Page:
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If I use OpenSSL to create an X509 certificate that gets signed with a CA certificate and includes an X509v3 SAN (Subject Alternative Name) extension, the generated certificate contains the SAN extension twice, whereas if the certificate is self-signed the SAN extension appears only once (which I would consider correct).

Steps to reproduce:

$ openssl version
OpenSSL 1.0.2n  7 Dec 2017
$ openssl genrsa -out example.key 2048
$ openssl req -new -key example.key -out example.csr
# ... confirm certificate defaults only enter "example.com" as Common Name
$ echo subjectAltName=DNS:example.com,DNS:www.example.com > example.cnf
$ openssl x509 -req -sha256 -days 7300 -text -extfile example.cnf \
  -in example.csr -signkey example.key \
  -CA ../ca.crt -CAkey ../ca.key -set_serial 01 \
  -out example.crt

Afterwards if I inpect the certificate the section "X509v3 Subject Alternative Name" is printed twice:

$ openssl x509 -in example.crt -text -noout
...
        X509v3 extensions:
            X509v3 Subject Alternative Name: 
                DNS:example.com, DNS:www.example.com
            X509v3 Subject Alternative Name: 
                DNS:example.com, DNS:www.example.com
...

This is not the case if no CA is used and the certificate gets self-signed via:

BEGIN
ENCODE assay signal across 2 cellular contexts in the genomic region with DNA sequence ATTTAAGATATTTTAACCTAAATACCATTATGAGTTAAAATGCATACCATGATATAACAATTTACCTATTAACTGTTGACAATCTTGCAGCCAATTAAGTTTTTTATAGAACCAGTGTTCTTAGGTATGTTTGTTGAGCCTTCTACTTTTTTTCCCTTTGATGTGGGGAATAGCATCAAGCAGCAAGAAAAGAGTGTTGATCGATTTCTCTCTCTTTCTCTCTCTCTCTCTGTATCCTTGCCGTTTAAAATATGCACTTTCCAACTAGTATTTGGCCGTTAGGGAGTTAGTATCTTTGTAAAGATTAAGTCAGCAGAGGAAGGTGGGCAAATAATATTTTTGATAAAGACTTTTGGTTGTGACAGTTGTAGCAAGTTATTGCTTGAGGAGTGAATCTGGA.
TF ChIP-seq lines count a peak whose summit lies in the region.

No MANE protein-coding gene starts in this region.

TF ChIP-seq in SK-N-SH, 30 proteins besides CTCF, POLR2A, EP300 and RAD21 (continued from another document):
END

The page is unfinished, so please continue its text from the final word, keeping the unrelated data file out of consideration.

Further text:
$ openssl x509 -req -sha256 -days 7300 -text -extfile example.cnf \
  -in example.csr -signkey example.key \
  -out example.crt

I can verify this behavior with OpenSSL 1.0.2n as well as OpenSSL 0.9.8zh.

Is this an OpenSSL bug or is there any valid explanation for this?

  • 4
    You should not use -signkey and -CA [-CAkey] together -- these are semantically in conflict because -signkey is for selfsigned and -CA/key is for not-selfsigned; using either one alone gives me a correct result. However, openssl should (IMO) give an error message or at least fix the problem by suppressing one of the options, not silently do the wrong thing. – dave_thompson_085 Dec 31 '17 at 11:55
  • 1
    You are absolutely right! Does not make any sense and the duplicate entry is gone if -signkey is skipped. Anyway, it's still a strange sideeffect. – Andreas Klöber Dec 31 '17 at 13:01
  • Stack Overflow is a site for programming and development questions. This question appears to be off-topic because it is not about programming or development. See What topics can I ask about here in the Help Center. Perhaps Super User or Unix & Linux Stack Exchange would be a better place to ask. – jww Jan 1 '18 at 1:55
0

See answer of @dave_thompson_085:
Using both -signkey and -CAkey does not make any sense and triggers this strange side-effect.

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